Last month, I called your attention to an article that truthfully presented the reality of Rheumatoid Disease, asking you to thank the site – and many of you commented there. One exchange reminded me of many I’ve seen over the years. Carly made a tricky point that seems like a catch-22 (no-win situation). Norma’s response seems right to me, and similar to what I’ve said thousands of times.
Think about this: As we fight to “hide the pain the best we can,” and press on to do “everything we can to enjoy life,” Carly is right that “it’s hard for anyone to understand how much we suffer” and “it adds to the lack of support.”In the privacy of my own house, I call the façade of RA, “The LIE.” It’s one more irony of this disease (see list of more, below).
Maybe one problem is the grace with which we fight Rheumatoid disease assures the world that it’s not that bad. The high pain tolerance we usually develop, along with our fighting spirit to overcome the disease and the stoic way most of us hide our struggles all contribute to the idea that RA is no big deal.
Is there a solution?
I want to see a cure and I think that would pretty much solve it. Do we think people would still waste money on studies to prove RA doesn’t hurt that bad? Or make a living writing silly articles that accuse patients of hypochondriasis? No, a cure would pretty much put that to rest.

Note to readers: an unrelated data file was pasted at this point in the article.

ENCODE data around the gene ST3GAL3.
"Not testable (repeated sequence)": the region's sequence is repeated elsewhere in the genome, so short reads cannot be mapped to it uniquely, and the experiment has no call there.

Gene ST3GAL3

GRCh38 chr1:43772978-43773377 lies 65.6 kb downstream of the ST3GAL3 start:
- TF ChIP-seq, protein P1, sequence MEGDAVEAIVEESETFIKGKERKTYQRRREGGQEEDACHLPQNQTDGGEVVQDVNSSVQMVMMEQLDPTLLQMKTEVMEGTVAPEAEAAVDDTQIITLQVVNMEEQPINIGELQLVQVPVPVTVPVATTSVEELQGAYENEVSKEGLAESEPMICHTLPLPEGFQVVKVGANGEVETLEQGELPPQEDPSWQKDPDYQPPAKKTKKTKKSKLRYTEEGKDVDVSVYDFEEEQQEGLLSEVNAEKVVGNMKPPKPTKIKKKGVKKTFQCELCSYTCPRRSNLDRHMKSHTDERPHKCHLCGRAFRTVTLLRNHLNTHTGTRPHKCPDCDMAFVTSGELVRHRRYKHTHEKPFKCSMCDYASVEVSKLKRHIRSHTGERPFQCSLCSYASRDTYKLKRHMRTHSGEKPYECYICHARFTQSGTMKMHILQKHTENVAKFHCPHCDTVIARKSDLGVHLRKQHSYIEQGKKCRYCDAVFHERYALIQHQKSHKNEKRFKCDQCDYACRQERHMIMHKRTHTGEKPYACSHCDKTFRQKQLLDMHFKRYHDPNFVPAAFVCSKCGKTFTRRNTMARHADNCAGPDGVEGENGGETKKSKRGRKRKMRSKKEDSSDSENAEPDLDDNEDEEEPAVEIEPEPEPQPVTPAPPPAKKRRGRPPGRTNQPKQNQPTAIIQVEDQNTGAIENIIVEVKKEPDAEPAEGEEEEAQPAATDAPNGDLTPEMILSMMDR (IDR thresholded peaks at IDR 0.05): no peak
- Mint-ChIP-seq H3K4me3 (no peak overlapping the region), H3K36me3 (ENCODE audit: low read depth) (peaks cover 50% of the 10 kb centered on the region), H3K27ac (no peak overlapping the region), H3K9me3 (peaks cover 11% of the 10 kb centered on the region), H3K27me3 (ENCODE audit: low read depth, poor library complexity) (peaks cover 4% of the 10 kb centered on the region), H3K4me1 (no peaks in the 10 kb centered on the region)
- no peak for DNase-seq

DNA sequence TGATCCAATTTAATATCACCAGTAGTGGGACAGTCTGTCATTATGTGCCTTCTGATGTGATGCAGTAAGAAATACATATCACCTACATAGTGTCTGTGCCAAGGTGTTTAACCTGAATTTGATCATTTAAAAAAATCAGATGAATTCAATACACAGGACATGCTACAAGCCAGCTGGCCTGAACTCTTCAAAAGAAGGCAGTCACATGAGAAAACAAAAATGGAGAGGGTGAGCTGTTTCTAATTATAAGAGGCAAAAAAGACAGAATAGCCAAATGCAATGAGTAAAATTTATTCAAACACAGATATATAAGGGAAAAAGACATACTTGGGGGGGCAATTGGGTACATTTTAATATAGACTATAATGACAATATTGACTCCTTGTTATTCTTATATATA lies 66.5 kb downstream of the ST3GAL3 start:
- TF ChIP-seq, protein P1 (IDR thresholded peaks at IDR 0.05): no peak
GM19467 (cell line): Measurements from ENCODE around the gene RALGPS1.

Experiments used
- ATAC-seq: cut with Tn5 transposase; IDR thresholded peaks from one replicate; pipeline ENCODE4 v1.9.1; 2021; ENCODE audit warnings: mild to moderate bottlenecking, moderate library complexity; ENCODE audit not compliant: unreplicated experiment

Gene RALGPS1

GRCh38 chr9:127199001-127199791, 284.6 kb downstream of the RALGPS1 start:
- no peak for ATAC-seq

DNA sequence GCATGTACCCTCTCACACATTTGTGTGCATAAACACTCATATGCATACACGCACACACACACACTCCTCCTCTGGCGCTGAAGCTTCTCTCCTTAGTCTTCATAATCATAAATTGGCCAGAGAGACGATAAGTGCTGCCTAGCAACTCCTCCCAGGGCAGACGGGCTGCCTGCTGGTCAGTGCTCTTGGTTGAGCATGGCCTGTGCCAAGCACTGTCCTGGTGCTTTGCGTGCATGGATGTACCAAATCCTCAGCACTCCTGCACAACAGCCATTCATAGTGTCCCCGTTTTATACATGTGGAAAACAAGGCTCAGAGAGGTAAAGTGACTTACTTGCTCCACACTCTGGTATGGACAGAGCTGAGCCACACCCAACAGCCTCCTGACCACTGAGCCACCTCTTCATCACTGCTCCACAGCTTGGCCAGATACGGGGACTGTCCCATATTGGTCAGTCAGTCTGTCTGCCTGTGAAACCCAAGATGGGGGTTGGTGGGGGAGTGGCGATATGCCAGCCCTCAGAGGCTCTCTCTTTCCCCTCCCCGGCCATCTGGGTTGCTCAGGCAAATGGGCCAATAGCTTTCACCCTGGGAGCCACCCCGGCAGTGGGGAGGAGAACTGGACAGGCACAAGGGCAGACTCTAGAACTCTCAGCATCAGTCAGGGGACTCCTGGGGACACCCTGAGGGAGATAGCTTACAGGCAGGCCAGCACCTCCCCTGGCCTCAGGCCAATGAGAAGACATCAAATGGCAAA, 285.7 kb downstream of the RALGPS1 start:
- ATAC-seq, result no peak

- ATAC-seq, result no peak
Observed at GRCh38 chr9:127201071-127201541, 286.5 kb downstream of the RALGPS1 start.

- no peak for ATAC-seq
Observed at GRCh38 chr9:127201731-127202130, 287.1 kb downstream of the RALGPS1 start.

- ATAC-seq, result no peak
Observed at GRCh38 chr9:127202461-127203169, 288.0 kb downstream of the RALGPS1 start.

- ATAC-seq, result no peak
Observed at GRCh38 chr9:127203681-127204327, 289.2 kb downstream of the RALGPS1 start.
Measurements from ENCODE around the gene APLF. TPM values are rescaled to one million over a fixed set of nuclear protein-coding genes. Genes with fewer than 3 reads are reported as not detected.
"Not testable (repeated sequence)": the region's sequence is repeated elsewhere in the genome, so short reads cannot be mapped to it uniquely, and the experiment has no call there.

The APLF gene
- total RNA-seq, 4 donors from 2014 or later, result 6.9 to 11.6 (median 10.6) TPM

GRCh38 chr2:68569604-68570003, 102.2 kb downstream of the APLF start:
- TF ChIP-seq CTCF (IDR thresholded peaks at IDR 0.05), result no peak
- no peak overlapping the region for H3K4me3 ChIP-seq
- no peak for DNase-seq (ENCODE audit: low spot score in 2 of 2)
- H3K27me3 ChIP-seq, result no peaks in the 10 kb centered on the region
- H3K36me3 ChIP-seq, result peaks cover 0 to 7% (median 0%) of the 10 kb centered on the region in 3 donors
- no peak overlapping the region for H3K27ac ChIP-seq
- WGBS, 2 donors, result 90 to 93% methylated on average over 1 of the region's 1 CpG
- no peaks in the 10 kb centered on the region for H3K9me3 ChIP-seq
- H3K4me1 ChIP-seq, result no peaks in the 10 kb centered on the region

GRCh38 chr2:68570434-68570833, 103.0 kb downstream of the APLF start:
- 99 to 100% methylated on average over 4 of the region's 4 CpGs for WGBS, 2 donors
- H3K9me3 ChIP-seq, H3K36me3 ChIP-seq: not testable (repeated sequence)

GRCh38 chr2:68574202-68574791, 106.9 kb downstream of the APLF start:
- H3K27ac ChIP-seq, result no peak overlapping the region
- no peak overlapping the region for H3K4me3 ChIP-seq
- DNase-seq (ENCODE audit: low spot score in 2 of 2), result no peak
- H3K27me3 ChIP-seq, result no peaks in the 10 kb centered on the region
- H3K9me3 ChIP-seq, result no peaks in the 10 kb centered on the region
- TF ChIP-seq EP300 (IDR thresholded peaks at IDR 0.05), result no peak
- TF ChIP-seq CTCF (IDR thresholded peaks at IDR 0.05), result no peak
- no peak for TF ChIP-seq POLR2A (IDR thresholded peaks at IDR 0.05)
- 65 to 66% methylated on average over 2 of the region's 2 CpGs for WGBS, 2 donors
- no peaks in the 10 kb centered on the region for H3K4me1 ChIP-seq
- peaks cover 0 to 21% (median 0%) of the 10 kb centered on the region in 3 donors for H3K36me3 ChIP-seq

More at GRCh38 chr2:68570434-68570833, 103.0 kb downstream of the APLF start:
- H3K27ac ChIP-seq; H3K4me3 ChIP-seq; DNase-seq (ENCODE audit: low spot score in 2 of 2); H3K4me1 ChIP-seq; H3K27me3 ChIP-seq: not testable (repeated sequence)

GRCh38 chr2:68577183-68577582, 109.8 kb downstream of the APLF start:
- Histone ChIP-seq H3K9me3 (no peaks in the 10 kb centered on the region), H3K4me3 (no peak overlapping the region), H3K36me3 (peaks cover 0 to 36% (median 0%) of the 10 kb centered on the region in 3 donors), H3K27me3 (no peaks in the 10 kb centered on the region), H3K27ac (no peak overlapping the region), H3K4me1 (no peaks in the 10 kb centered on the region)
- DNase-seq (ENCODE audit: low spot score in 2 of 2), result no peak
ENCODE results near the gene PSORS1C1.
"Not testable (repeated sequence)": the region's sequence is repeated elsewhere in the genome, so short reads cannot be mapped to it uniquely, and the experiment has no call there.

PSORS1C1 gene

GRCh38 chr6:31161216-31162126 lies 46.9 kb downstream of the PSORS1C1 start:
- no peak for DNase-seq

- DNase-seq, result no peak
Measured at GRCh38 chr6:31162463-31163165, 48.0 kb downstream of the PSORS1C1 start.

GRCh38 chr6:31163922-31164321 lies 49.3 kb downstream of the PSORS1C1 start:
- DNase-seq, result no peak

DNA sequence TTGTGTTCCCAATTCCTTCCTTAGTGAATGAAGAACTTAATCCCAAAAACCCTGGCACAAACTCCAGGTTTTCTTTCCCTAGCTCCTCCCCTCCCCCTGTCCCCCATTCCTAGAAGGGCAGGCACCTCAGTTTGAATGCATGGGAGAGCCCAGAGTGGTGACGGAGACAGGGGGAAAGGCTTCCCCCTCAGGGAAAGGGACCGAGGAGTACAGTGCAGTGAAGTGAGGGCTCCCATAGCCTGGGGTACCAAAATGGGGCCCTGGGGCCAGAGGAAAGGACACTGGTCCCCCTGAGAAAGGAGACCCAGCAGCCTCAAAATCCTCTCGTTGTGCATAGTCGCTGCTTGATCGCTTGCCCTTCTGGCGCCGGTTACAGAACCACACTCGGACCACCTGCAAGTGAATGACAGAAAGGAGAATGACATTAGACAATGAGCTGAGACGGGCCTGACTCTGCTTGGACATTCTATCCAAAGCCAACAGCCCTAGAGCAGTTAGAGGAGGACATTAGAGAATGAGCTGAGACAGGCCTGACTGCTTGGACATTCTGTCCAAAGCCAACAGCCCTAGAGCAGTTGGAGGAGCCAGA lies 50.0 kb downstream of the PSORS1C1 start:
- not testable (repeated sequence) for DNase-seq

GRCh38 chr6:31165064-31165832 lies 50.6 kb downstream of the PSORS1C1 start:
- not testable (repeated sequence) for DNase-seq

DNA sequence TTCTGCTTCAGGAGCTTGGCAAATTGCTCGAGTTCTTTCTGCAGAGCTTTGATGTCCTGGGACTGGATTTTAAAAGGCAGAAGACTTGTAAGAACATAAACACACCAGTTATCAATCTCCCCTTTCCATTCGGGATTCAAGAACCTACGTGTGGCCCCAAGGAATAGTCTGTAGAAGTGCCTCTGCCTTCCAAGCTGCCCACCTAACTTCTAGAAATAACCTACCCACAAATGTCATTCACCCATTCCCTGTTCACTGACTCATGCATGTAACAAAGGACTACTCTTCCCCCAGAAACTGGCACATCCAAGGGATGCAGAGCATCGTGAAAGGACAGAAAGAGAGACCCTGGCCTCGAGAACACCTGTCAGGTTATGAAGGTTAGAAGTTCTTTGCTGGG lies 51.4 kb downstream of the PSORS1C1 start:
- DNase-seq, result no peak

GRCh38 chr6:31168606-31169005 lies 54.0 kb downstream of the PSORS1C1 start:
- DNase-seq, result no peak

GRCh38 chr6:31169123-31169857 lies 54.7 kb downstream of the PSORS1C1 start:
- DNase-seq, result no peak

Meanwhile… here are 3 more ideas while we fight for the cure.
1) Paint a clear picture of disease activity for our own doctors. This might mean taking the gloves off, even though it’s hard. I’m not all the way there yet.
2) Find at least one person that you can be totally honest with about how constant or bad it is. Tell them you’ll ask for help when you really need it and while you don’t want any pity, you need someone to know.
3) Plan to participate in the Rheumatoid Patient Foundation’s upcoming survey with Mayo Clinic to be sure your voice is heard. Together, we will be better understood.
How do you think we can help the world to get it?
More on the ironies of Rheumatoid disease
- A Rheum Full of Contradictions
- “You Look Fine” – a Wall of Confusion Surrounding Rheumatoid Disease
- If the Gloves Come Off, We Might See the Irony of Rheumatoid Disease
- 3 Myths about RA that are Rheumatoid Arthritis Facts
Postblog: You can stay up to date with current RPF events by subscribing to the weekly RPF blog (click here) and the new quarterly newsletter The Shield (click here). To join the RPF with a personal, professional, or corporate membership, click here.
- Lipstick & Luck: Feeling Fabulous with Rheumatoid Autoimmune Disease
- “Fine Thanks, and You?” and 5 More Stupid Things I Say
- Living with (RA) Rheum Disease Is Already Multitasking